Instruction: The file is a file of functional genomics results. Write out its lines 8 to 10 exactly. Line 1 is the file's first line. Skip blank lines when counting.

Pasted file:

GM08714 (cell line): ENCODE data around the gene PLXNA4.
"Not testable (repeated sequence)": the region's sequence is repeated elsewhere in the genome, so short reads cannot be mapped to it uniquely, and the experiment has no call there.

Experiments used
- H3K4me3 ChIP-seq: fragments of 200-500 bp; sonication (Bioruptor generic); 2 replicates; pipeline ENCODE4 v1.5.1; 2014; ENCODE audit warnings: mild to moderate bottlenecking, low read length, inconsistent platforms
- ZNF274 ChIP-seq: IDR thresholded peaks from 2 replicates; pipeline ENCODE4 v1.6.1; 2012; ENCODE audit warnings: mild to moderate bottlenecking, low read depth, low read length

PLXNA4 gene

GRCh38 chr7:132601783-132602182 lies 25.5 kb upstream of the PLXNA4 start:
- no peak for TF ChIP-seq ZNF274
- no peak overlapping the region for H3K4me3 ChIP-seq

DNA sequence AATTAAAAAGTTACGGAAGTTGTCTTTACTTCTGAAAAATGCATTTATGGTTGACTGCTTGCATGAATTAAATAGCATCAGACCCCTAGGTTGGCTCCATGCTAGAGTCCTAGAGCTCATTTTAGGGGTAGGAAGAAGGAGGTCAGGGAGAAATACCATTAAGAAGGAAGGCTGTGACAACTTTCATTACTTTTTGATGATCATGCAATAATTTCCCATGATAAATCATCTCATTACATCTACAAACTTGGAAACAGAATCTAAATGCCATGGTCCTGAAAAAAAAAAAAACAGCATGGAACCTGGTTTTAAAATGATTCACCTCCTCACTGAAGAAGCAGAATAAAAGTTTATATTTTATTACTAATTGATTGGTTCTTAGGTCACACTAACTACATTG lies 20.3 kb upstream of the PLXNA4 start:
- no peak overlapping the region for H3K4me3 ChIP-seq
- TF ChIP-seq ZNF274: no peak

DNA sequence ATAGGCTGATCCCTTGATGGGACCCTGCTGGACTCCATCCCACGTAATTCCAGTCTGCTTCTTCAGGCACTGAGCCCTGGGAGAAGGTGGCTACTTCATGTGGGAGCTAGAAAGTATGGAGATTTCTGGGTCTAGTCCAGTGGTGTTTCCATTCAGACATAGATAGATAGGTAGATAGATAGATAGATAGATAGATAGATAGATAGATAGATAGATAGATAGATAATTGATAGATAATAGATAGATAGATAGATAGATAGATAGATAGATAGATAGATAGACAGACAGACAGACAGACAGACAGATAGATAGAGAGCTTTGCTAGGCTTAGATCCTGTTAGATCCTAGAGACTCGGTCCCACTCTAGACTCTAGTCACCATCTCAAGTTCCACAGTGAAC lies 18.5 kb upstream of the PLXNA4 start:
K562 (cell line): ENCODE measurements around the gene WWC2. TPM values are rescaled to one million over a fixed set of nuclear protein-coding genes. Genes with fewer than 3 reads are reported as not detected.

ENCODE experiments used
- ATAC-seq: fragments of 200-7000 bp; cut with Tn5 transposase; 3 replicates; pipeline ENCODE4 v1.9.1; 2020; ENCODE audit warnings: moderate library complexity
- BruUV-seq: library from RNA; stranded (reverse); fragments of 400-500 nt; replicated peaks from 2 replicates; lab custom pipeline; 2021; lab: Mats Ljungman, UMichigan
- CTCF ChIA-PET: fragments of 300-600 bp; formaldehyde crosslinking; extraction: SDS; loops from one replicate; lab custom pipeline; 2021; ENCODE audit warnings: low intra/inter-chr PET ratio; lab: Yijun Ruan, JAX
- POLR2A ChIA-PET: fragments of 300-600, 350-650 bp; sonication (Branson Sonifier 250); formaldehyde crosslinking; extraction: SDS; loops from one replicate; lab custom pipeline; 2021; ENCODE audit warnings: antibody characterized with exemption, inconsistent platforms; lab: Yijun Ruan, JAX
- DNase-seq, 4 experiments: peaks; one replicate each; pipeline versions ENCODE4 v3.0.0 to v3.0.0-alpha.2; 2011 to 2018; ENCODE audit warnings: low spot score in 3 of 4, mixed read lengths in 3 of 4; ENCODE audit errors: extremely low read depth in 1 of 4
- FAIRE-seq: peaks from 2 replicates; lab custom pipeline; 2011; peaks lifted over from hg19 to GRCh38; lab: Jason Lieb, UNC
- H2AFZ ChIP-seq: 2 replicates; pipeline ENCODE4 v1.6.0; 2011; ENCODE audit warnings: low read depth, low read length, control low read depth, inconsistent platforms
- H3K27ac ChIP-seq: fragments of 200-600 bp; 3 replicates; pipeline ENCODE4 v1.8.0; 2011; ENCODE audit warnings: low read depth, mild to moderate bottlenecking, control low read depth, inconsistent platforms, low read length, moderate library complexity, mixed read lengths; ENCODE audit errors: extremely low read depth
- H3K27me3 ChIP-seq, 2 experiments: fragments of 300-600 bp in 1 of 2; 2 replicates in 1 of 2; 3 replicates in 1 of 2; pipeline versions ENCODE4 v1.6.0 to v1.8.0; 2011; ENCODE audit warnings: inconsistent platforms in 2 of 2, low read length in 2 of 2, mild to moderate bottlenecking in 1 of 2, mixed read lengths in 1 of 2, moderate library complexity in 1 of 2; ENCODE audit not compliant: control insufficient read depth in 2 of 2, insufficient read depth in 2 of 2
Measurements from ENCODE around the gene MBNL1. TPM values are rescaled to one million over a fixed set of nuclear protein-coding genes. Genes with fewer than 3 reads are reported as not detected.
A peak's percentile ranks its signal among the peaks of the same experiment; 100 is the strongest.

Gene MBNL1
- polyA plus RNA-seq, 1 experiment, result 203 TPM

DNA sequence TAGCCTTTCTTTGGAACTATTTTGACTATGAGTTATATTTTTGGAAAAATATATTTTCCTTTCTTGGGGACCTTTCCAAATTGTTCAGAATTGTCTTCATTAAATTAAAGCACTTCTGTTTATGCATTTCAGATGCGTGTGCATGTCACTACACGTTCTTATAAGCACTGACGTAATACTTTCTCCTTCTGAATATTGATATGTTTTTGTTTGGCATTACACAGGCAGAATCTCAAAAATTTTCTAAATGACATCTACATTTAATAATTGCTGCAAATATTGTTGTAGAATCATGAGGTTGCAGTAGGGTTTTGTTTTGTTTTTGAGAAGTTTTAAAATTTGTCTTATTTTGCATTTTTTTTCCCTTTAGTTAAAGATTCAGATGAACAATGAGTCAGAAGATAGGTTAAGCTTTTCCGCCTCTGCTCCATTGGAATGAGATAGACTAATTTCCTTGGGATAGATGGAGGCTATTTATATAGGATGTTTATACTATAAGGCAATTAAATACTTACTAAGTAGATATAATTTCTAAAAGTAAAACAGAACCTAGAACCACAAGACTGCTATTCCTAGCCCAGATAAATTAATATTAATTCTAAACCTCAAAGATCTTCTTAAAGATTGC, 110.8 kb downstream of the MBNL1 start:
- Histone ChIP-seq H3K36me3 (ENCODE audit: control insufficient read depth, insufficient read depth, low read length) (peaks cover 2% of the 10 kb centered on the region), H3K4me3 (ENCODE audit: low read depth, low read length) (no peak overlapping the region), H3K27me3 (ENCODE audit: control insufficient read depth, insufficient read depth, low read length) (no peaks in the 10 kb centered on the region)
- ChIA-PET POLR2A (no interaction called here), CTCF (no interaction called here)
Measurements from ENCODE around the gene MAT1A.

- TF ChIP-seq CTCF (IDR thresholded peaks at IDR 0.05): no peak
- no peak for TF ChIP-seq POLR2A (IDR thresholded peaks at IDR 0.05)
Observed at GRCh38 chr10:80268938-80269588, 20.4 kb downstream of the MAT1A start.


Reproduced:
- no peak for TF ChIP-seq ZNF274
- no peak overlapping the region for H3K4me3 ChIP-seq

DNA sequence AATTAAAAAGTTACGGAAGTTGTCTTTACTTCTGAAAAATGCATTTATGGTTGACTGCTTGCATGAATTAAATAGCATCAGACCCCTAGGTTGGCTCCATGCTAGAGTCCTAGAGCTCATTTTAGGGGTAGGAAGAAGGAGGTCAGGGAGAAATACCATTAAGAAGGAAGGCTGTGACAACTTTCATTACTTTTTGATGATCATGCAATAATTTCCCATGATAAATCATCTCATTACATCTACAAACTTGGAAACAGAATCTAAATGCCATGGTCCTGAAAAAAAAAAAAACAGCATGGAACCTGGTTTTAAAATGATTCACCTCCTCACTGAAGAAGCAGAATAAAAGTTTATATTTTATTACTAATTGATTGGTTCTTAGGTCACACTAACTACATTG lies 20.3 kb upstream of the PLXNA4 start: